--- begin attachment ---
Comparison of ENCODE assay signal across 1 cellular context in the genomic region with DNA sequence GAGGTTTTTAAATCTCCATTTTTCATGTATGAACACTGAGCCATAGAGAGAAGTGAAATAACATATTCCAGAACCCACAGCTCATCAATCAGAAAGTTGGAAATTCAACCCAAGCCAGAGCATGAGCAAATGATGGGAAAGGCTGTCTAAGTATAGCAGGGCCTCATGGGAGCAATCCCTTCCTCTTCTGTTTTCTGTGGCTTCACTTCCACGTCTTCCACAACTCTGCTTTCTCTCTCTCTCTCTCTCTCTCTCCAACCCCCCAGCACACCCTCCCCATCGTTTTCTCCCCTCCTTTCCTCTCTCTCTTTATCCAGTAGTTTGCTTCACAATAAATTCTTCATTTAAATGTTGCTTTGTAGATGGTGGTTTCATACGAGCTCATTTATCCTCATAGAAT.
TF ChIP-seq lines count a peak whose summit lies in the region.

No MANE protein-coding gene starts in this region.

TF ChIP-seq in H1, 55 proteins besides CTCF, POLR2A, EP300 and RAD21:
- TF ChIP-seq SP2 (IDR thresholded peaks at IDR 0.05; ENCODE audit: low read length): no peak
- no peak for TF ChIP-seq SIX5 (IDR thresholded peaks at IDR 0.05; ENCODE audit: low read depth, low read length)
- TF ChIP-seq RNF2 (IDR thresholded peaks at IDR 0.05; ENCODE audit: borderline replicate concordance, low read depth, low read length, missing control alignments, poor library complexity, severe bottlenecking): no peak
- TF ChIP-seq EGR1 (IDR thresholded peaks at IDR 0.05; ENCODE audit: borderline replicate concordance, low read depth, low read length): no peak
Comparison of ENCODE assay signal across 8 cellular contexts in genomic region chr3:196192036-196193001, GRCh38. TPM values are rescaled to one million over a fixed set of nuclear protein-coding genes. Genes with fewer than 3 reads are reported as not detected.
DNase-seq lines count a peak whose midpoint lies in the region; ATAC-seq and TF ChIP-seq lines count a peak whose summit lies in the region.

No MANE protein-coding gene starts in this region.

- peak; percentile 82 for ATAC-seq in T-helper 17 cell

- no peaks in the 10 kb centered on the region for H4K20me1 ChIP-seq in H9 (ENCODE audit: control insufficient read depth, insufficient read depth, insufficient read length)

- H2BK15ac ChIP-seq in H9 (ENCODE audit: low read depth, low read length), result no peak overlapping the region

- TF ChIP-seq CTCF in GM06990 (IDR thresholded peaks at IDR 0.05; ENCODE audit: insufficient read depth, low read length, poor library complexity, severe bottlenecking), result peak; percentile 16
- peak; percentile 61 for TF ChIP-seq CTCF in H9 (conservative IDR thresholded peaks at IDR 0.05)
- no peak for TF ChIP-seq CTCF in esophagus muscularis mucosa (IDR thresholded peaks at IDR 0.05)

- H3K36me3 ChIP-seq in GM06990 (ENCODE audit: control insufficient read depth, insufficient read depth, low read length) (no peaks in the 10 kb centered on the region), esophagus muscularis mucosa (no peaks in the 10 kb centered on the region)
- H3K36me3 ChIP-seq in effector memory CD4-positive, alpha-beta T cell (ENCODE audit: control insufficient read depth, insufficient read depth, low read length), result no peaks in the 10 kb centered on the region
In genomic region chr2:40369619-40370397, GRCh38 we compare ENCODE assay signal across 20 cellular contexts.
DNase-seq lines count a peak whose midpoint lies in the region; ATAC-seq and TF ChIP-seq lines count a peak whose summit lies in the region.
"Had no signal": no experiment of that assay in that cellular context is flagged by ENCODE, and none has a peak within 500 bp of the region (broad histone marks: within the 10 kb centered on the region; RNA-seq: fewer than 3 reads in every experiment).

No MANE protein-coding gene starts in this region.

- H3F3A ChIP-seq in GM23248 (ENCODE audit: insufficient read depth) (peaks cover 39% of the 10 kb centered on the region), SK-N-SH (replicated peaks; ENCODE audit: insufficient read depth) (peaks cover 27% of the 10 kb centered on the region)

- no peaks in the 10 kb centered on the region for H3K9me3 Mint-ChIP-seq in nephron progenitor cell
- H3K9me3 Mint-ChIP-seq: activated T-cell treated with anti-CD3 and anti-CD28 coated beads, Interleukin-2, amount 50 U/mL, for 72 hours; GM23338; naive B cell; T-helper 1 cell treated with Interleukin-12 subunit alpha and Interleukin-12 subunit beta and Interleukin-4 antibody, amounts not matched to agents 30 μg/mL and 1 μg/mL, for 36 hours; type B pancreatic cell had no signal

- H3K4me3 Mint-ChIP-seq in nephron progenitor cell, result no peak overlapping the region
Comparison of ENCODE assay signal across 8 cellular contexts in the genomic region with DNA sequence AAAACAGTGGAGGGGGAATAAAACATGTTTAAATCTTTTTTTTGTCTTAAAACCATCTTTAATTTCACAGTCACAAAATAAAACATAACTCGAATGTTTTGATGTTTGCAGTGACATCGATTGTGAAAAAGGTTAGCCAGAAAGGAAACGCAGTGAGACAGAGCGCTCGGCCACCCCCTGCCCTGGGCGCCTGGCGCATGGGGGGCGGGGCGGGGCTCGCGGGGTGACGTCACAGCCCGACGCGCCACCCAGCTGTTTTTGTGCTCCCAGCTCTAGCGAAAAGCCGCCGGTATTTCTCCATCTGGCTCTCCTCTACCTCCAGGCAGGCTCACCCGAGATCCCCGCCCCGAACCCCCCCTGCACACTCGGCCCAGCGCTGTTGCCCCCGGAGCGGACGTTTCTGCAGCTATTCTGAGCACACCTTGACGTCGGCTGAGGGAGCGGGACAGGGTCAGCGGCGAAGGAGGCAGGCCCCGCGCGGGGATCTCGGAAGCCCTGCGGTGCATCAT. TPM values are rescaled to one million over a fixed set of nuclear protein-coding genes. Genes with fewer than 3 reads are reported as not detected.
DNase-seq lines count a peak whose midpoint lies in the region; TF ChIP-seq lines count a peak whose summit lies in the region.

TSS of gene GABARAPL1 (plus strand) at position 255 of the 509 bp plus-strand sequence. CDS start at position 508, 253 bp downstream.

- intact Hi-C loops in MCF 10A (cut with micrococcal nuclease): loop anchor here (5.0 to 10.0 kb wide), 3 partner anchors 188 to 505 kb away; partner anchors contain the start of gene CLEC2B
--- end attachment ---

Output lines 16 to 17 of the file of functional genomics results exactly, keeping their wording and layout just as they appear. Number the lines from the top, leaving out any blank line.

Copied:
- peak; percentile 61 for TF ChIP-seq CTCF in H9 (conservative IDR thresholded peaks at IDR 0.05)
- no peak for TF ChIP-seq CTCF in esophagus muscularis mucosa (IDR thresholded peaks at IDR 0.05)